Bill shares his life with me as he has in the past. His daughter Megan, now 15 and full tilt into puberty, comes home. On Sunday we pick up Sage, 6, and Tyler, 4. All beautiful, spirited girls. My dad gets a taste of how Bill and I operate before leaving on Monday. Life is reduced to a dance of two flows: the physical flow of life in a such a household, and the mental-emotional flow of exchanges between all the players. Despite being passed back and forth between families, Sage and Tyler are kind and full of fun. Megan is a tougher nut. She’s full of winning smiles, but emotionally closed. She likes to be around us but stays withdrawn – probably no different than I would have been at that age.
On the physical side Bill does most of the work and I chip in whenever I can make an opportunity. I cook a meal for every 2 he makes, chop wood, do dishes, clean floors. All of it is an easy dance where everyone wins. If I feel unable to toss in my share, I buy some groceries or a meal out to keep things spinning. The end result is a house that stays warm, reasonably clean, and stocked with good food and drink.
In the mental-emotional scene Bill is by far the strongest source. Megan is unreadable, and the little girls reflect Bill’s emanations, adding the enthusiasm, energy, and traumas of children. I soak up Bill’s energy and let it inspire my own feelings and ideas. That’s the way it has always worked with us. It results in a lot of laughter, love, and pleasant egoism.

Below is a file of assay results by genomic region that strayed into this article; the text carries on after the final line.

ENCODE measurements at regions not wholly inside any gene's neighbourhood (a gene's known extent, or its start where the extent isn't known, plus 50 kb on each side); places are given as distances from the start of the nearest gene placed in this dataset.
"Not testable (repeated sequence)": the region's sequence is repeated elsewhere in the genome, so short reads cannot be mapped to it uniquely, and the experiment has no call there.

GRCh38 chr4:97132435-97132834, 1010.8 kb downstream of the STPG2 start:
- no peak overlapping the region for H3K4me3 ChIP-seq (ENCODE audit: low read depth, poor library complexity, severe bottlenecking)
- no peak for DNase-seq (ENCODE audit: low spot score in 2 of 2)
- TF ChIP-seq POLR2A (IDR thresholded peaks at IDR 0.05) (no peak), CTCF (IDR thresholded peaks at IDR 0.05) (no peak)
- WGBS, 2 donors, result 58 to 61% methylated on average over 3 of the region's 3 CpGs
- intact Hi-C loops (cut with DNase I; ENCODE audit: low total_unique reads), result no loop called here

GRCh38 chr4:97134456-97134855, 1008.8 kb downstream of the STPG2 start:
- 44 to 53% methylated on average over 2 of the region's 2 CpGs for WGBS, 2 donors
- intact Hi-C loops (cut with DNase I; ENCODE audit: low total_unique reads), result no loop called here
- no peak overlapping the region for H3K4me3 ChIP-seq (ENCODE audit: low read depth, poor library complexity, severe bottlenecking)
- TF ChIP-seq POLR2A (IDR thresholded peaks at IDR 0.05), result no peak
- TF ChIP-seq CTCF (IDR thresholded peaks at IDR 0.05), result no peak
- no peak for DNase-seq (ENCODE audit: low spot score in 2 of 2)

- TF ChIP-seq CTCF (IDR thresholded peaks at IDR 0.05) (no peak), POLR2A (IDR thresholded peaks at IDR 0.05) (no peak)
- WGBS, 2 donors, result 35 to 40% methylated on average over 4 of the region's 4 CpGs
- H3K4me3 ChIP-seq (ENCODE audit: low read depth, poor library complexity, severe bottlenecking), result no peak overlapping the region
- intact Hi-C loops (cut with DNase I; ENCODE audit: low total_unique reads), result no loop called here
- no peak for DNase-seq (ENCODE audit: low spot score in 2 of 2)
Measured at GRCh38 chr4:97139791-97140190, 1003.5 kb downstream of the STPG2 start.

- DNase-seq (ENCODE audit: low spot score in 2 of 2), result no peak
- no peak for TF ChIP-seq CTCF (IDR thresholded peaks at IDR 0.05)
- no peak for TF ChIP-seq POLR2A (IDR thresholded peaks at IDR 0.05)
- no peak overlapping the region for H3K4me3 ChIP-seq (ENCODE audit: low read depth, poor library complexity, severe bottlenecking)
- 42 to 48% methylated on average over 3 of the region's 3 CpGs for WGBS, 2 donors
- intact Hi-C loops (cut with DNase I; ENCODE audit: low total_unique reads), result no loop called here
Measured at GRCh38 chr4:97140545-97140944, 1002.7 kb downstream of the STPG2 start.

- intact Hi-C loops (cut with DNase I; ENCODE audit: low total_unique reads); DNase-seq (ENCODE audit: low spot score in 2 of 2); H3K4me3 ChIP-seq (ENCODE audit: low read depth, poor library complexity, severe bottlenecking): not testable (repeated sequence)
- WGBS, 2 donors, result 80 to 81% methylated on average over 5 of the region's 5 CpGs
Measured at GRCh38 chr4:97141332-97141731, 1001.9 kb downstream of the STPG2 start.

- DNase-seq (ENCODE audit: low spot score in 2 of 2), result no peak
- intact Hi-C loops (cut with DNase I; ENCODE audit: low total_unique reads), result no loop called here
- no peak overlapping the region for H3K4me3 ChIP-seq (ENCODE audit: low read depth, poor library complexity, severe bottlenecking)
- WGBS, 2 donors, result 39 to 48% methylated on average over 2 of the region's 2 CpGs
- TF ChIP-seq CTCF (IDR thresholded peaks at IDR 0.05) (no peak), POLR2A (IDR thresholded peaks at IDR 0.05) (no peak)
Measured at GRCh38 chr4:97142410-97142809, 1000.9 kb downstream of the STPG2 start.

There is an ongoing conflict between Bill and Megan. Bill is critical of her behavior, especially her non-contribution. Megan defensively challenges Bill’s ego, which makes him even more critical. I fear it won’t end well. I try a bit to coax her out of her shell, but clearly she needs a reliable, nurturing mother-figure to make her feel safe and self-confident enough to express herself. I feel for her.
Sage, Tyler and I get on famously. They can play for hours while Bill and I talk, then climb all over me while I swing them around and squeeze the giggles out of them. Sage is quickly comfortable with me. She says she wishes I could also be her daddy, jumps on me for hugs, and falls asleep holding my hand one night during a movie. I wonder if it has anything to do with the fact that I sometimes cared for her when she was a baby. Tyler stays closer to Dad. I am fun, but Bill is required to feel safe. So I’m surprised when after a few nights she crawls into my arms for a story before bed. She still needs a hug from Dad before falling asleep, but I feel I’ve been let in.
This is my second family. I feel welcome here, and they are always welcome with me. It’s the sort of friendship that can go on for generations, I hope. This is just another chapter in the tale.